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Tonite Let's All Make Love in London (1967)

Peter Whitehead's disjointed Swinging London documentary, subtitled "A Pop Concerto," comprises a number of different "movements," each depicting a different theme underscored by music: A ... See full summary »

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Credited cast:
Alan Aldridge ...
Himself (segment "Painting Pop")
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Herself (segment "Movie Stars")
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Himself (segment "Painting Pop")
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Himself (segment "It's All Pop Music")
Edna O'Brien ...
Herself (segment "Dollygirls")
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Themselves (as The Pink Floyd)
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Herself (segment "Protest")
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Storyline

Peter Whitehead's disjointed Swinging London documentary, subtitled "A Pop Concerto," comprises a number of different "movements," each depicting a different theme underscored by music: A early version of Pink Floyd's "Interstellar Overdrive" plays behind some arty nightclub scenes, while Chris Farlowe's rendition of the Rolling Stones' "Out of Time" accompanies a young woman's description of London nightlife and the vacuousness of her own existence. In another segment, the Marquess of Kensington (Robert Wace) croons the nostalgic "Changing of the Guard" to shots of Buckingham Palace's changing of the guard, and recording act Vashti are seen at work in the studio. Sandwiched between are clips of Mick Jagger (discussing revolution), Andrew Loog Oldham (discussing his future) - and Julie Christie, Michael Caine, Lee Marvin, and novelist Edna O'Brien (each discussing sex). The best part is footage of the riot that interrupted the Stones' 1966 Royal Albert Hall concert Written by alfiehitchie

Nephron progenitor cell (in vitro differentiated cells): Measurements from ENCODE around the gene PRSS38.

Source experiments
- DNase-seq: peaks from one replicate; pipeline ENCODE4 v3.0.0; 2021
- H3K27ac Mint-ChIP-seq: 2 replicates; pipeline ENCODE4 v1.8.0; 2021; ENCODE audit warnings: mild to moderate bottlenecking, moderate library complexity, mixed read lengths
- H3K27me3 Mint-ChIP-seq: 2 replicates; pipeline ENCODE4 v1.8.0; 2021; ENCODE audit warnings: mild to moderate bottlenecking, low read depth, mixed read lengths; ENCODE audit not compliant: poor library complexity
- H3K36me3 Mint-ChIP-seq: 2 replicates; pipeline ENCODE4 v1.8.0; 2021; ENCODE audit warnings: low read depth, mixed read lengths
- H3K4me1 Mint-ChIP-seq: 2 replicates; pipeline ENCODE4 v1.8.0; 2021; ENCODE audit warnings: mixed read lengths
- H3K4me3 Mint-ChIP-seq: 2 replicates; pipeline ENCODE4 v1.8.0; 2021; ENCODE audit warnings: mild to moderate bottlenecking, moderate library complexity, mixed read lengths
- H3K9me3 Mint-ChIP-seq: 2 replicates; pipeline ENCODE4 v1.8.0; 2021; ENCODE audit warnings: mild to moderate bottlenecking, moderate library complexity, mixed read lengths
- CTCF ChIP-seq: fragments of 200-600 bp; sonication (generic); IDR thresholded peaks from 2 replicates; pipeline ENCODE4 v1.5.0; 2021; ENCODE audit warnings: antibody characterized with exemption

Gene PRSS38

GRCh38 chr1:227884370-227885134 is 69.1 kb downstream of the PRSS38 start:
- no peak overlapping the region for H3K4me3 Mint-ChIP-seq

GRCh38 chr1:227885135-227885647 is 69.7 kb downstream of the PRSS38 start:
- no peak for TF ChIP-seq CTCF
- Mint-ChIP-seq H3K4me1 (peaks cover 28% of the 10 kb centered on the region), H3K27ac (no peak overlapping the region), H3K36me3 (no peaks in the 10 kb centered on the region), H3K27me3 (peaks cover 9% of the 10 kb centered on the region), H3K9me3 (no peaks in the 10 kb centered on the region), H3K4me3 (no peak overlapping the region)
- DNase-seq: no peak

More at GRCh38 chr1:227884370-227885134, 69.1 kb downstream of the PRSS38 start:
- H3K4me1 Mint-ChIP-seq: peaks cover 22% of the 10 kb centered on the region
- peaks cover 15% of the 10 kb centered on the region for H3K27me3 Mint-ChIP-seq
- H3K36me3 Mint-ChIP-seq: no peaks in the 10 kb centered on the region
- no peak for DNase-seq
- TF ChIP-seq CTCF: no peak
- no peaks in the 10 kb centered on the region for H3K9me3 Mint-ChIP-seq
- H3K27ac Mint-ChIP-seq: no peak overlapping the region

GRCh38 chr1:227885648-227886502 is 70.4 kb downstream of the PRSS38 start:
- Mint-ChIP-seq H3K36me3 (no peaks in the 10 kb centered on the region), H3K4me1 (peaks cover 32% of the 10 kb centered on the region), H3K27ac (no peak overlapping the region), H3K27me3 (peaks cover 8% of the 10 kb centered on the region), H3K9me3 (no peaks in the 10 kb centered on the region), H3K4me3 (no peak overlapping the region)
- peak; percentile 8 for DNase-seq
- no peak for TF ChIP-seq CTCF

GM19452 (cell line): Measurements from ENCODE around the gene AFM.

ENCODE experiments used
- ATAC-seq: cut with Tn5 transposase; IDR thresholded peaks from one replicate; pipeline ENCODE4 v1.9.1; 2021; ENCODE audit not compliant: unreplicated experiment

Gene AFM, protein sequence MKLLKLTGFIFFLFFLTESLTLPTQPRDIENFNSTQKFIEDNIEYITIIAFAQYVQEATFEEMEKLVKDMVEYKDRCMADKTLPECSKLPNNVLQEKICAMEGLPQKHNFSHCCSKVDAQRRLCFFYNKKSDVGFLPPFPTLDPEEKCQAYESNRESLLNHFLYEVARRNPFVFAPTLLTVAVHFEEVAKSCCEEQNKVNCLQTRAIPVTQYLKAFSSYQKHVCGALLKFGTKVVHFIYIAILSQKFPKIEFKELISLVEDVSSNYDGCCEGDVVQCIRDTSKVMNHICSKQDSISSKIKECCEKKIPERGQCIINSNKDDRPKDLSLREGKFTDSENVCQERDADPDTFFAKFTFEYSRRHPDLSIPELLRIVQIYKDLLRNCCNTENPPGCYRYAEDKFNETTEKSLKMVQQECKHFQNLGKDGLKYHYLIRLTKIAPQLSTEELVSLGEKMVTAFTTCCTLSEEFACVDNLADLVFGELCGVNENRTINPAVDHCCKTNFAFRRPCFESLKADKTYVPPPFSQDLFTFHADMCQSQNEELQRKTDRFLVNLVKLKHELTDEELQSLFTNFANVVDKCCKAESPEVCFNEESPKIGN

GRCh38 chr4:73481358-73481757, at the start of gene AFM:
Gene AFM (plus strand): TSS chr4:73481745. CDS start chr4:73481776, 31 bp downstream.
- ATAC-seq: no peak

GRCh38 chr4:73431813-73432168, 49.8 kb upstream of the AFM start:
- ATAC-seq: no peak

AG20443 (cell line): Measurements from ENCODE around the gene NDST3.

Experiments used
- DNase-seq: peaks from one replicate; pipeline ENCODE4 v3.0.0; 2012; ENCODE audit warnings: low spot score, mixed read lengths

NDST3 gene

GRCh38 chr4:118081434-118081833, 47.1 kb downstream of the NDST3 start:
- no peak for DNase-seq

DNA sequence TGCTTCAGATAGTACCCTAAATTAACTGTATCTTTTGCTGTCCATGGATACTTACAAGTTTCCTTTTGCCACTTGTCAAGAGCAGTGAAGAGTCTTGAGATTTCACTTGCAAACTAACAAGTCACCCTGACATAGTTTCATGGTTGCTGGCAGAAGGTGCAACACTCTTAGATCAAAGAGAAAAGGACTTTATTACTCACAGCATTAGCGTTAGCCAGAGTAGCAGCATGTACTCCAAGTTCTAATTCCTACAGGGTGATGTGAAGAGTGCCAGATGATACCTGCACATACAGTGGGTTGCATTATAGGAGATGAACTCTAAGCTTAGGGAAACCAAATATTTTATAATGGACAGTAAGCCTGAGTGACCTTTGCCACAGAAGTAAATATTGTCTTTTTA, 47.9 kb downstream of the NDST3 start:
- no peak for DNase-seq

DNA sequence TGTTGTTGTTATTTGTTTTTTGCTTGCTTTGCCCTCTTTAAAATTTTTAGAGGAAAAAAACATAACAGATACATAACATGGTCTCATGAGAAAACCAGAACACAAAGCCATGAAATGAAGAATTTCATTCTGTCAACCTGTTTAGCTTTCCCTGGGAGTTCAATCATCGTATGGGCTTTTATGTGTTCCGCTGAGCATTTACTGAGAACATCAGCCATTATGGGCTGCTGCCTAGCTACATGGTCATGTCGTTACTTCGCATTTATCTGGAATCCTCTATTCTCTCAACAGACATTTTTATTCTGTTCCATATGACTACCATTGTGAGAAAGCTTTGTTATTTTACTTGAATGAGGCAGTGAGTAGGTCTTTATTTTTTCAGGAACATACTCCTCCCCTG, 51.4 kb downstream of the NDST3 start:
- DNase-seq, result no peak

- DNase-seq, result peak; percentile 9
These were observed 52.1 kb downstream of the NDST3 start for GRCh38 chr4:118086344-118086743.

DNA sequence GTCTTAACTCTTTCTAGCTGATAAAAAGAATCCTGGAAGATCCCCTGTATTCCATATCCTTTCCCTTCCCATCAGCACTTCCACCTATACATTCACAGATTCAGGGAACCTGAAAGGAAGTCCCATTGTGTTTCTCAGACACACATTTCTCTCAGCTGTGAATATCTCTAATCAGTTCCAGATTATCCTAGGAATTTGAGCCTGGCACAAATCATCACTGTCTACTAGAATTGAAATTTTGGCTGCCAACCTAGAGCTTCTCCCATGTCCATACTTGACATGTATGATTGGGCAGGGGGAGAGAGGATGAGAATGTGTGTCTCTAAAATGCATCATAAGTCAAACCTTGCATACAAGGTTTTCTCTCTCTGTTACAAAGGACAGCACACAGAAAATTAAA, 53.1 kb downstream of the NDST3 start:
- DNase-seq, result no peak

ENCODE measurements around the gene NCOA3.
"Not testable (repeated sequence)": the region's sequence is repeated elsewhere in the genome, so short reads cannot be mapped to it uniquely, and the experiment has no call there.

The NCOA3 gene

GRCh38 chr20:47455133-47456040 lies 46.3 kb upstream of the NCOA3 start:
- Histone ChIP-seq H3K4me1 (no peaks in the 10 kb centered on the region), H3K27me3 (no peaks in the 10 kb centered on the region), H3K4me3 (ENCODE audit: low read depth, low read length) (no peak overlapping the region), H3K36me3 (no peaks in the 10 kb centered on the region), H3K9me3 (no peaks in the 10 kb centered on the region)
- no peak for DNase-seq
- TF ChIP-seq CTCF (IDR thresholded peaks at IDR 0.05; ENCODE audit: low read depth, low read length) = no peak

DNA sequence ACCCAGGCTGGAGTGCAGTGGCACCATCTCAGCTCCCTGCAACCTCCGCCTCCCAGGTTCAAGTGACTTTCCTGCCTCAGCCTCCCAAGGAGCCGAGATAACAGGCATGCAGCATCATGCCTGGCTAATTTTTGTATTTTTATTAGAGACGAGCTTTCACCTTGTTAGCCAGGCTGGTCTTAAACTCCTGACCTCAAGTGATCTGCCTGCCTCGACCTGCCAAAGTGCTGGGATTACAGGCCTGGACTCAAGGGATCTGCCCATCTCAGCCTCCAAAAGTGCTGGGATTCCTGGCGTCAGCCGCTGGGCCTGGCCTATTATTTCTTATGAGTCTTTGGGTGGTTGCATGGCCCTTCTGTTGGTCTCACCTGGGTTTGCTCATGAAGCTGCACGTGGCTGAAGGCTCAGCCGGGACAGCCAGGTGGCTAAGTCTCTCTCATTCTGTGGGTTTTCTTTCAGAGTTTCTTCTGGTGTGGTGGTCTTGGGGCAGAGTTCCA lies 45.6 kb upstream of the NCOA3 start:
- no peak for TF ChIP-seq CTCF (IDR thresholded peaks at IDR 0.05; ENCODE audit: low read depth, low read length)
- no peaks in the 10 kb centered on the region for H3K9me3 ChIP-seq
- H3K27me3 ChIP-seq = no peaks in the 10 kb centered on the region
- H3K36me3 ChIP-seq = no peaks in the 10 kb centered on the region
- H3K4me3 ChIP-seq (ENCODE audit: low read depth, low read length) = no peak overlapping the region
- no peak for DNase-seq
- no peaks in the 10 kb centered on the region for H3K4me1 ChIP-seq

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Documentary | Music

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15 September 2001 (Japan)  »

Also Known As:

London, Frühjahr 67  »

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1.37 : 1
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Edited from Pink Floyd London '66-'67 (1967) See more »

Soundtracks

Out Of Time
Written by Mick Jagger and Keith Richards
Performed by Chris Farlowe
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User Reviews

 
Swinging London in a nutshell
24 October 2006 | by (Austria) – See all my reviews

Encapsulated in 67 minutes of blown-up 16mm color film is Swinging London at its best! Everything is there: the music, the protests, the stars, the fashion, the artists. Presented in the style of the sixties, odd camera movements, psychedelic color effects and complicated montages of stock footage combined with new material. Organised in chapters, we see some interviews of then and sometimes still famous people talking about what is going on in their lives and in London particularly.

Sadly the color of the film faded into brownish red mostly, every trace of blue completely gone. It is obviously the work of someone new to the medium, because he does not hesitate to try out various effects, using the music to its best advantage.

I just saw the film yesterday at Vienna"s International Film Festival and Peter Whitehead was there and talked about it. Great guy!

P.S. I don't understand why so many reviewers write about Pink Floyd in this film. They are there but don't play an important role. Some reviewers definitely refer to a different film.


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